Florida Gov. Rick Scott is calling for FBI Director Christopher Wray to resign in the wake of the revelation that the FBI received a warning about Nikolas Cruz prior to the shooting. Scott’s statement reads:
The FBI’s failure to take action against this killer is unacceptable. The FBI has admitted that they were contacted last month by a person who called to inform them of Cruz’s ‘desire to kill people,’ and ‘the potential of him conducting a school shooting.’
Seventeen innocent people are dead and acknowledging a mistake isn’t going to cut it. An apology will never bring these 17 Floridians back to life or comfort the families who are in pain. The families will spend a lifetime wondering how this could happen, and an apology will never give them the answers they desperately need.
We constantly promote ‘see something, say something,’ and a courageous person did just that to the FBI. And the FBI failed to act. ‘See something, say something’ is an incredibly important tool and people must have confidence in the follow through from law enforcement. The FBI Director needs to resign.
This seems like something that could catch on. Sen. Marco Rubio didn’t go as far as calling for Wray resignation, but he did call the failure “inexcusable.” He also suggested the House and Senate should investigate how the FBI handles such tips:
It is inexcusable that the FBI failed to follow protocols and inform the Miami Field Office that people close to the Parkland, FL shooter warned the Bureau over a month ago of his desire to kill, his mental state, and erratic behavior.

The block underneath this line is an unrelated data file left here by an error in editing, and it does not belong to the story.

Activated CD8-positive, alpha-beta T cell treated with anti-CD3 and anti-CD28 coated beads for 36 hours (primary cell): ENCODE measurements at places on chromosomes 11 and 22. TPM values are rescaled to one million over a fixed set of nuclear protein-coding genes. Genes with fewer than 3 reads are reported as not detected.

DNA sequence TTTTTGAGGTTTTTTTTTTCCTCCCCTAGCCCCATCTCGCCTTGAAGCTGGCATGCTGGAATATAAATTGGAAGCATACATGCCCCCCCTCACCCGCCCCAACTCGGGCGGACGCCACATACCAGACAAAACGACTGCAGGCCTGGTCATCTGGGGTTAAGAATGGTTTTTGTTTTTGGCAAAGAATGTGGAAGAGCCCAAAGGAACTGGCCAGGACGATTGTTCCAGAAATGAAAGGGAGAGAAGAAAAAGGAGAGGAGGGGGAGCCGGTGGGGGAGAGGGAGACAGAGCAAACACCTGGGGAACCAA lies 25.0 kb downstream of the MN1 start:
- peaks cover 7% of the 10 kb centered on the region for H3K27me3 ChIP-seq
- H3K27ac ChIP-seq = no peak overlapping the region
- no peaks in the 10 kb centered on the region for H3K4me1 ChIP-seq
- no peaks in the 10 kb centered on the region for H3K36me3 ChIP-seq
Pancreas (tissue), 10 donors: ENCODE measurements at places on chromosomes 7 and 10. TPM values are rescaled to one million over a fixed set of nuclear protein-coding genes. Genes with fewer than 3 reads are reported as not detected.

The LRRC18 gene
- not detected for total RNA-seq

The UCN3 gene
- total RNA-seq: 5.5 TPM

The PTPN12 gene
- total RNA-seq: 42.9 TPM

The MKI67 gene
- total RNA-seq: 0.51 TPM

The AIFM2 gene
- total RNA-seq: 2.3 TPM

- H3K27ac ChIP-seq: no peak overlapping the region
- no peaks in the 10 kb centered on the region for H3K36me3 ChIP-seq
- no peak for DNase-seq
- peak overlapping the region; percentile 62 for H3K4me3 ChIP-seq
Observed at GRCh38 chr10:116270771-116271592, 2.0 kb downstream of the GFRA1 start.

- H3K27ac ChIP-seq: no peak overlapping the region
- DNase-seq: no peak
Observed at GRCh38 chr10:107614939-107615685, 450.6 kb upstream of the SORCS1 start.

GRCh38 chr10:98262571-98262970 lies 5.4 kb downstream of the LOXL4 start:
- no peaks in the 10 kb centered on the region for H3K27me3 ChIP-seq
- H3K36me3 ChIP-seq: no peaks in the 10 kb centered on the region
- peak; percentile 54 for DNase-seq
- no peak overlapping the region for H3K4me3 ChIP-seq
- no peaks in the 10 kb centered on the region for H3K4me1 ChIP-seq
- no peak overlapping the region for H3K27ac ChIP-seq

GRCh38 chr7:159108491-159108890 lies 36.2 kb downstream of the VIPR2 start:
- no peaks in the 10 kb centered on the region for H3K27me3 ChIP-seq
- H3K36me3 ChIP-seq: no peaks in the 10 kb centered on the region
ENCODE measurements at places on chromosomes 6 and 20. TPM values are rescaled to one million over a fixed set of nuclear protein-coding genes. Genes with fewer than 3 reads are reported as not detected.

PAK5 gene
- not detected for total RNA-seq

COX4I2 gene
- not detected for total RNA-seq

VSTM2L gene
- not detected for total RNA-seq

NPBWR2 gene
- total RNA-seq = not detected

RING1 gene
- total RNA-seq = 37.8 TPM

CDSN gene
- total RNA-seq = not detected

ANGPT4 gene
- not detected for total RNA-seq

The fact that the FBI is investigating this failure is not enough. Both the House and Senate need to immediately initiate their own investigations into the FBI’s protocols for ensuring tips from the public about potential killers are followed through. Lawmakers and law enforcement personnel constantly remind the public that ‘if you see something, say something.’ In this tragic case, people close to the shooter said something, and our system utterly failed the families of seventeen innocent souls.
Rubio’s reference to the FBI investigating is to another statement made today by Attorney General Jeff Sessions. Sessions released a statement saying he had ordered a review of the FBI’s failure in this instance but also of how the FBI responds to tips like this in general:
It is now clear that the warning signs were there and tips to the FBI were missed. We see the tragic consequences of those failures.
The FBI in conjunction with our state and local partners must act flawlessly to prevent all attacks. This is imperative, and we must do better. I have ordered the Deputy Attorney General to conduct an immediate review of our process here at the Department of Justice and FBI to ensure that we reach the highest level of prompt and effective response to indications of potential violence that come to us. This includes more than just an error review but also a review of how we respond. This will include possible consultation with family members, mental health officials, school officials, and local law enforcement.
We will make this a top priority. It has never been more important to encourage every person in every community to spot the warning signs and alert law enforcement. Do not assume someone else will step up–all of us must be vigilant. Our children’s lives depend on it.
Remember, there was talk just a couple weeks ago that Wray might resign (or should resign) over the release of the Nunes memo. That didn’t happen, obviously, but he may have already been feeling some uncertainty about his position at the FBI and thinking about his next move. Maybe the Parkland failure will be the last straw.